In some implementations, presenting an analysis result related to the difference between the first and second datasets further comprises: further comparing the data items corresponding to a second dimension of the plurality of dimensions in the first and second datasets; determining, based on the further comparison, a second set of influence factors associated with the second dimension, each of the second set of influence factors indicating a reason for the difference between the first and second datasets from a respective perspective; determining at least one set of the first and second sets of influence factors; and presenting, based on the determined at least one set of influence factors, the analysis result for the first and second datasets.

In some implementations, determining at least one set of the first and second sets of influence factors comprises: determining, based on a first set of predetermined weights assigned to the first set of influence factors, first importance of the first set of influence factors with respect to the difference; determining, based on a second set of predetermined weights assigned to the second set of influence factors, second importance of the second set of influence factors with respect to the difference; and determining, based on the first and second importance, the at least one set of the first and second sets of influence factors.

In some implementations, the first and second sets of predetermined weights are associated with a type of the analysis request.

In some implementations, comparing the data items corresponding to the first dimension in the first and second datasets comprises: determining an analysis policy based on at least one of: a type of the analysis request, and the number of the data items corresponding to the first dimension in the first or second dataset; and comparing, based on the analysis policy, different data items corresponding to the first dimension in the first and second datasets to determine the first set of influence factors associated with the first dimension.

In some implementations, comparing the data items corresponding to the first dimension in the first and second datasets comprises: clustering the data items corresponding to the first dimension in the first and second datasets.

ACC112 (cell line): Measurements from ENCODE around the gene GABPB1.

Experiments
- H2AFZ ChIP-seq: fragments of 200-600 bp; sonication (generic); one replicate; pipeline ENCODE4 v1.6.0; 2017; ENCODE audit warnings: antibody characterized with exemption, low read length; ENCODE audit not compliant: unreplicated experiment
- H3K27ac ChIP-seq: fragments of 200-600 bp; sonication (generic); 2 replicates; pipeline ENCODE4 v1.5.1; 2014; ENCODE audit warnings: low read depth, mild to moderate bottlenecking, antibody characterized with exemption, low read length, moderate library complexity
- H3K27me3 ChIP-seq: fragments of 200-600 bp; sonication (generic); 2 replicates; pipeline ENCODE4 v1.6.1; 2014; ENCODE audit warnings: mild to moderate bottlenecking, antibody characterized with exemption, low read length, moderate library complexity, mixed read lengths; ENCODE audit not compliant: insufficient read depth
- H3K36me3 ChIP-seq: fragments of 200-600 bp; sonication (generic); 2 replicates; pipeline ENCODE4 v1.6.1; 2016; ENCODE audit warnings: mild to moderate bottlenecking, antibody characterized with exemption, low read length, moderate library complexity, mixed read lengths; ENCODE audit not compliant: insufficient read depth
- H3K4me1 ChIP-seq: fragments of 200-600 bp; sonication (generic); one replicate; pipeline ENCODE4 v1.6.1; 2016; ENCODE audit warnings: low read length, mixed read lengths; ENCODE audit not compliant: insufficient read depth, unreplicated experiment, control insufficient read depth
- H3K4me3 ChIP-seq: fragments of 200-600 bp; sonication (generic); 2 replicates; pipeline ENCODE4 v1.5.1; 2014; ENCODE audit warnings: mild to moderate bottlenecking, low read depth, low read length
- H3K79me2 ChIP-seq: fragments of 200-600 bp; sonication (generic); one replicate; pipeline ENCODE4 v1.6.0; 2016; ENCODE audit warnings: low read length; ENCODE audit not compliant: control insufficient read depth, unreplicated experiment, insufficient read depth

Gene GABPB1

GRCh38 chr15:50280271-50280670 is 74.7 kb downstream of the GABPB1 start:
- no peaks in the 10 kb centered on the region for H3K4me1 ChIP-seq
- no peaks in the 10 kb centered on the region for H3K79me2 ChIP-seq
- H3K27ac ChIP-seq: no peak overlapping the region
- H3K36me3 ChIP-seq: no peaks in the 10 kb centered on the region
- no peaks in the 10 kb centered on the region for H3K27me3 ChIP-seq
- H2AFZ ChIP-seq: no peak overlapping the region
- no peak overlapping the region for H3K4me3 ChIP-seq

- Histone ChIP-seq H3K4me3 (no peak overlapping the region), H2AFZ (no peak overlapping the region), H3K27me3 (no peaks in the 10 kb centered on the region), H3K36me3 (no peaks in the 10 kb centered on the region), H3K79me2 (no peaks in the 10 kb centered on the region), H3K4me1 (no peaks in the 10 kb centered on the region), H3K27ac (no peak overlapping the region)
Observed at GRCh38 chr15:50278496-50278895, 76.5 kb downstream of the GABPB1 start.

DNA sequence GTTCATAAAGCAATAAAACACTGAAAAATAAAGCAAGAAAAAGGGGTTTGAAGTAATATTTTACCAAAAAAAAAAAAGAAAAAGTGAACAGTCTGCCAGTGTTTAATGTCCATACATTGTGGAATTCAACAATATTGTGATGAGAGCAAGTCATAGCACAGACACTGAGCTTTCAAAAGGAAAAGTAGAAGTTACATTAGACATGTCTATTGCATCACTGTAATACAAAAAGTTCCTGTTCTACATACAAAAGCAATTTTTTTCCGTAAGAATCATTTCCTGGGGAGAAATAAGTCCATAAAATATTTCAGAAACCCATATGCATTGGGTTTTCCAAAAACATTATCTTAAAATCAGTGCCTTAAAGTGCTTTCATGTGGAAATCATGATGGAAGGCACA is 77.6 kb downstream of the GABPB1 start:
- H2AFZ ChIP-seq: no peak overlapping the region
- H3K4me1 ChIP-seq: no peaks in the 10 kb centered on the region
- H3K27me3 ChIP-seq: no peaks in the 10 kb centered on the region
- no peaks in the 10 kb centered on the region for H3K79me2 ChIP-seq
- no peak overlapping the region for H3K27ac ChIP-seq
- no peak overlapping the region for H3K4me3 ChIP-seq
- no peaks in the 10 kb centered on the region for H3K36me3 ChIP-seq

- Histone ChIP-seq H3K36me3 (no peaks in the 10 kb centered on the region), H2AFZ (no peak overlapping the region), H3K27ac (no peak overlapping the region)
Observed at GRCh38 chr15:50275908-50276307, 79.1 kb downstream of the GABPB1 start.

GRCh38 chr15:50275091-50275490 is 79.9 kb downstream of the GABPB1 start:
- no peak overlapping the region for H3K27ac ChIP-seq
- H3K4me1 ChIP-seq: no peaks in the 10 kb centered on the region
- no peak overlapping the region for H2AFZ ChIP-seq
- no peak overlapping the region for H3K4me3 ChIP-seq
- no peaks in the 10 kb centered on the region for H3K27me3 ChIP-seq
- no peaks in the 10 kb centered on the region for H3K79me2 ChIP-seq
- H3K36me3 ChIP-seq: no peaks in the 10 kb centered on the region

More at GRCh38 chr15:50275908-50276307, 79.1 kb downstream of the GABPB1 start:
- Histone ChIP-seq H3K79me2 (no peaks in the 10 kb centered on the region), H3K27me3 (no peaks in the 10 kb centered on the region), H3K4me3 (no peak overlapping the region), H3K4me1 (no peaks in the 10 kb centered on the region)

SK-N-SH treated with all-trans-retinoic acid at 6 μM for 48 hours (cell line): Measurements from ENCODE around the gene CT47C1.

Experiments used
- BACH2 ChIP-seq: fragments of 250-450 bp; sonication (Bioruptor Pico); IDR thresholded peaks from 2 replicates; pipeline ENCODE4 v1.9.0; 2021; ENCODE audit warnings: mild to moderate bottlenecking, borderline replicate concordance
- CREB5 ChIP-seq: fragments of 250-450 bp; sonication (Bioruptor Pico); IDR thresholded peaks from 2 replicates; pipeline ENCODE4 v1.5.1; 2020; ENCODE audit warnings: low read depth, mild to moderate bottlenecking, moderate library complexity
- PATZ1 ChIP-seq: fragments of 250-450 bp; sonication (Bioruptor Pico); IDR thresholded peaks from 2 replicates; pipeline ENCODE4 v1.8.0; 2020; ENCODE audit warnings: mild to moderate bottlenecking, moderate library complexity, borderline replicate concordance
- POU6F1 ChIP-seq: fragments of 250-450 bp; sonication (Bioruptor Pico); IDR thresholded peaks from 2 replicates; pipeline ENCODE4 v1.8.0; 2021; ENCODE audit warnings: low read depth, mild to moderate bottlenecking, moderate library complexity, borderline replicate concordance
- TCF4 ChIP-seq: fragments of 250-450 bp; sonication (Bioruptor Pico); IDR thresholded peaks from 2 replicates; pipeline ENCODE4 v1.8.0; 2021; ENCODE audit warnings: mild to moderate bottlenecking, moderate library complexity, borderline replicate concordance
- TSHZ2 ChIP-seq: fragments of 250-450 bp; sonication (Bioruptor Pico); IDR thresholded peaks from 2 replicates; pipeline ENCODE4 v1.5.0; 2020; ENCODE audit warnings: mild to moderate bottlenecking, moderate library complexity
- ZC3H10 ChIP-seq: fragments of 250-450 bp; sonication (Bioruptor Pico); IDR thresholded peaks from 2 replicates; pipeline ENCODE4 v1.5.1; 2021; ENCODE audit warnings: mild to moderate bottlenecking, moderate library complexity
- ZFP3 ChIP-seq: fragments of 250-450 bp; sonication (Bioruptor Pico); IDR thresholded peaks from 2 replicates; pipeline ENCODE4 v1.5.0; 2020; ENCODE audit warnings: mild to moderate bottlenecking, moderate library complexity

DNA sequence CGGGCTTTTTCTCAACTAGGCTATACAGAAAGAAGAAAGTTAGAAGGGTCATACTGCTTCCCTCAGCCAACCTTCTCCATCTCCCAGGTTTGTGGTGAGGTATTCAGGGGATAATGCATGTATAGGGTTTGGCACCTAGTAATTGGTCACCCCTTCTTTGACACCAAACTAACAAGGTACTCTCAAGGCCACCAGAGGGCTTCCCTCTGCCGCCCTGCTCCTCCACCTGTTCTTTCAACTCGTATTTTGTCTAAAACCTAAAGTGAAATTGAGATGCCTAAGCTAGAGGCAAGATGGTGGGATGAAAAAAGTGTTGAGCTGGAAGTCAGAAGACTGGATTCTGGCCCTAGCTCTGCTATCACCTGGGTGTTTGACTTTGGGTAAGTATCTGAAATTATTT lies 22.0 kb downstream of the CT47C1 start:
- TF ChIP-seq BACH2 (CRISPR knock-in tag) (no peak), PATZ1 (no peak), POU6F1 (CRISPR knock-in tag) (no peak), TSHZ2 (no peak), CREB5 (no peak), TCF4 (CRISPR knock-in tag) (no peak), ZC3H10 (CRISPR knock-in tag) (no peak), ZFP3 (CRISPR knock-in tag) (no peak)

In some implementations, data items include numerical values. In these implementations, clustering the data items corresponding to the first dimension in the first and second datasets comprises: determining difference values between the numerical values corresponding to the first dimension in the first dataset and the numerical values corresponding to the first dimension in the second dataset; and clustering pairs of the difference values and the numerical values corresponding to the first dimension in the first or second dataset.

In some implementations, clustering the data items corresponding to the first dimension in the first and second datasets comprises: clustering pairs of the respective data items corresponding to the first dimension in the first dataset and the respective data items corresponding to the first dimension in the second dataset.

In some implementations, comparing the data items corresponding to the first dimension in the first and second datasets comprises: determining a regression fitting between the data items corresponding to the first dimension in the first dataset and the data items corresponding to the first dimension in the second dataset.

In some implementations, the regression fitting is selected from a following set consisting of: cross-origin regression fitting, regression fitting with intercept and regression fitting of negative correlation.

In some implementations, data items include numerical values. In these implementations, comparing the data items corresponding to the first dimension in the first and second datasets comprises: determining difference values between the numerical values corresponding to the first dimension in the first dataset and the numerical values corresponding to the first dimension in the second dataset; and identifying outlier data items included in at least one set of the first and second datasets by comparing the difference values.